Historical Fiction Challenge – PILLARS OF THE EARTH

This is my 6th and final book for the Historical Fiction Reading Challenge. I had originally planned to read another book by Anne Easter Smith but I’m really Tudored out by now. I needed to get out that period of English history, and I’ve been hearing about The Pillars of the Earth by Ken Follett for a few months now (probably because his new book, World without End the sequel to Pillars came out about a year ago).
Pillars of the Earth takes place in 12th century England and revolves around the small hamlet of Kingsbridge. The new prior wants to build the best cathedral in England – to bring people back to his parish. As with all Follett books, there are layers; stories within stories. There’s a huge cast of characters with several key ones, including three master builders, a prior, a couple of bishops, and several strong females who refuse to comply with the standards of the time. There is also an earl who may be the scum of the earth. His actions are reprehensible – his idea of fun on a rainy day is to lock a cat in a room with several men and try to stone it to death. Pleasant, no? Some of his acts towards women and social inferiors are so disgusting, I almost put the book down, but I’m determined that he will get what’s coming to him. He’d better die a truly terrible death and slowly, to make up for everything he did.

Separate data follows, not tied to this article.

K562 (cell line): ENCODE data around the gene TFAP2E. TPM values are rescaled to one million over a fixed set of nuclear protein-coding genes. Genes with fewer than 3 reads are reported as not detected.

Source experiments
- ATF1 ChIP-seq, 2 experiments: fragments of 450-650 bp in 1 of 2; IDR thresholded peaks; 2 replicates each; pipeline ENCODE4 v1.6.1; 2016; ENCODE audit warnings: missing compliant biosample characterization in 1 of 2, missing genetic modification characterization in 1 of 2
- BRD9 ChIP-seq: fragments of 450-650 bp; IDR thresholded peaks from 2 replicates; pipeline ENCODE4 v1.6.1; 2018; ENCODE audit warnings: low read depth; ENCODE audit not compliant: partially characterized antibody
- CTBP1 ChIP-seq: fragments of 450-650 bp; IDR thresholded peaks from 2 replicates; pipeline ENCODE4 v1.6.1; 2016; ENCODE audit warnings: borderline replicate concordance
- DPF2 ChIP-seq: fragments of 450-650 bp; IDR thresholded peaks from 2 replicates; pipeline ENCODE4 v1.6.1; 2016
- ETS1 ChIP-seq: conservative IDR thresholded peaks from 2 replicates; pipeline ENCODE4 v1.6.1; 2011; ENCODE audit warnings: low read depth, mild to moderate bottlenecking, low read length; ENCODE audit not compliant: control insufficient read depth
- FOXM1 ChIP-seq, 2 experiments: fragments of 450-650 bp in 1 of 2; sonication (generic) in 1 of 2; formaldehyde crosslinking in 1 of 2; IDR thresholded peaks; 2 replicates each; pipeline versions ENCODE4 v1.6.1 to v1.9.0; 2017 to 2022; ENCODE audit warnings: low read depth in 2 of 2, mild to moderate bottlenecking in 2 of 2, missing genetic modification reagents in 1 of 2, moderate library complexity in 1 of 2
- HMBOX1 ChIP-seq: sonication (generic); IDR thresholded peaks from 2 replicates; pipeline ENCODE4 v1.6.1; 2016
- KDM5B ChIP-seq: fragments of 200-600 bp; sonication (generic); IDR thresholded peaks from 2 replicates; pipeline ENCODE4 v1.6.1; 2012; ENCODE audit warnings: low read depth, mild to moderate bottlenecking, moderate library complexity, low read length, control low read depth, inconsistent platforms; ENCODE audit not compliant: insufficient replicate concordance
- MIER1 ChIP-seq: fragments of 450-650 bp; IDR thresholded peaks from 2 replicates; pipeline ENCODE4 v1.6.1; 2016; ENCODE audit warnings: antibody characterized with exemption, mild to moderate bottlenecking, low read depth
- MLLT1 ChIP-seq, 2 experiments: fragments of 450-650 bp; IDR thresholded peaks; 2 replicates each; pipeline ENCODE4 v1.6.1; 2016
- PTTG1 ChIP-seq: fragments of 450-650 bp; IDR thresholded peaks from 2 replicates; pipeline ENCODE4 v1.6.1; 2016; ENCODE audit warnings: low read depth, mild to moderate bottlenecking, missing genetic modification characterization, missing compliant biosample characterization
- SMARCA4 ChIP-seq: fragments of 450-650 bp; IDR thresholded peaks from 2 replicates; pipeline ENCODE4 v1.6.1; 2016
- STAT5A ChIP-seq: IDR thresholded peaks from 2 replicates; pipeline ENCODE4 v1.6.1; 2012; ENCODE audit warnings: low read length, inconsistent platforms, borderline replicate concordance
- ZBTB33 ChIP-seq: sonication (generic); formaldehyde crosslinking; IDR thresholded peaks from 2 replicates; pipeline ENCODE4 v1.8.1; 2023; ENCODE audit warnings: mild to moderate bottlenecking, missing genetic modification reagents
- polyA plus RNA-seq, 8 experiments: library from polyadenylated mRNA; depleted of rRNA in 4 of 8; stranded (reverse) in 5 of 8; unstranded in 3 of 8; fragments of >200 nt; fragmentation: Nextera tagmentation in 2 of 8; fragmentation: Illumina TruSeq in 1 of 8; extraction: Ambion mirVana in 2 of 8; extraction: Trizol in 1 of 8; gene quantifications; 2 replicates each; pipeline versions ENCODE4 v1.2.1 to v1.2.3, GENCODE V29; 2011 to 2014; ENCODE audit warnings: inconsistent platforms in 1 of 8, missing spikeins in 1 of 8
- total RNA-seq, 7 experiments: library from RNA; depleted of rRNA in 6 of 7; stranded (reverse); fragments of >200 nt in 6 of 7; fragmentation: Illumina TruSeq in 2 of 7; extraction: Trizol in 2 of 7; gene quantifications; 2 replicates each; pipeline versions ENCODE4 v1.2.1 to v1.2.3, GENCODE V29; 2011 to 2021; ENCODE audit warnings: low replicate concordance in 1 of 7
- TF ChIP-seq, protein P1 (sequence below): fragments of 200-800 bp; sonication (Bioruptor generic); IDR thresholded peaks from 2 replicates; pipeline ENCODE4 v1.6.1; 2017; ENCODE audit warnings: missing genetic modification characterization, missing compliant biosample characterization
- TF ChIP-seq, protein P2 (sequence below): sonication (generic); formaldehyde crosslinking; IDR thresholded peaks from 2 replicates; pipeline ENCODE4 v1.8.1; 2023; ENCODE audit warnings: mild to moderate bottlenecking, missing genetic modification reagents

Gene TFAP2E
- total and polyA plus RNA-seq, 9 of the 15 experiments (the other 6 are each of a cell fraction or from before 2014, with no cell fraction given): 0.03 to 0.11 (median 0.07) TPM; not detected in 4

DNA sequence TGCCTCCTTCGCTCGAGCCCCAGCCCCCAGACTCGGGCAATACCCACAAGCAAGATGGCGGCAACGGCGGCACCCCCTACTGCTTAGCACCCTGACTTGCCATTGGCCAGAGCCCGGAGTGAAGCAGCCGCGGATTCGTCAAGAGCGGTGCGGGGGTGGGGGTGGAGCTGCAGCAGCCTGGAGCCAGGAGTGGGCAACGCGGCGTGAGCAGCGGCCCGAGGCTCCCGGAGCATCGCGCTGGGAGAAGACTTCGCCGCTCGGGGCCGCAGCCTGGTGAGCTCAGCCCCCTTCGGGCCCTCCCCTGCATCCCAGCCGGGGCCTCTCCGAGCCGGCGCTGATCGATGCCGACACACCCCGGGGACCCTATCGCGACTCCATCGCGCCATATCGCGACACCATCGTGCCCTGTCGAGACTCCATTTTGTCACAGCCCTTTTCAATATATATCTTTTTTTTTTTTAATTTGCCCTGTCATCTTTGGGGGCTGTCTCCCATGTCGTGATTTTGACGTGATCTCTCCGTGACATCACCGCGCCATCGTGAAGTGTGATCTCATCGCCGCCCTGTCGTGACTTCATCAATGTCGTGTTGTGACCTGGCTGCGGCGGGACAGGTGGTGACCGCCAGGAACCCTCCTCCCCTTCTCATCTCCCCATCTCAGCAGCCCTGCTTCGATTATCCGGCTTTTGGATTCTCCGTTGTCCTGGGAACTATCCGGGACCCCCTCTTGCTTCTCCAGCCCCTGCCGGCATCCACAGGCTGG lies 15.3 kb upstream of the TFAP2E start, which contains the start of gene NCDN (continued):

When Follet centers on building the cathedral, he grabs my interest. You really get to know the builders and seeing how they made these gorgeous edifices without the benefit of modern technology is fascinating. I love churches, and reading about buttresses and clerestories gets me all breathless. I took an art history class while at Smith. Anyone who went there knows Art 100 – it’s a general overview of Art History from the beginning of time until the present – and vast doesn’t even begin to describe the amount of material it covers. However, one of the major components was churches and we had to memorize hundreds of them, and be able to identify one from the other by blueprints and pieces of architecture. (I did not do terribly well in this class – probably due to my habit of falling asleep the minute the lights dimmed. It started at 8 AM and I was in college!)
I am almost finished the book and I will finish it. However, I wasn’t kidding – I want William of Hamleigh to burn in the fiery pits of hell and maybe be drawn and quartered on his way there. I’m not a fan of capital punishment and I don’t think killing someone helps bring back the ones that they have harmed. But there are times when someone is pure evil and deserve to have all their sins revisited upon them.
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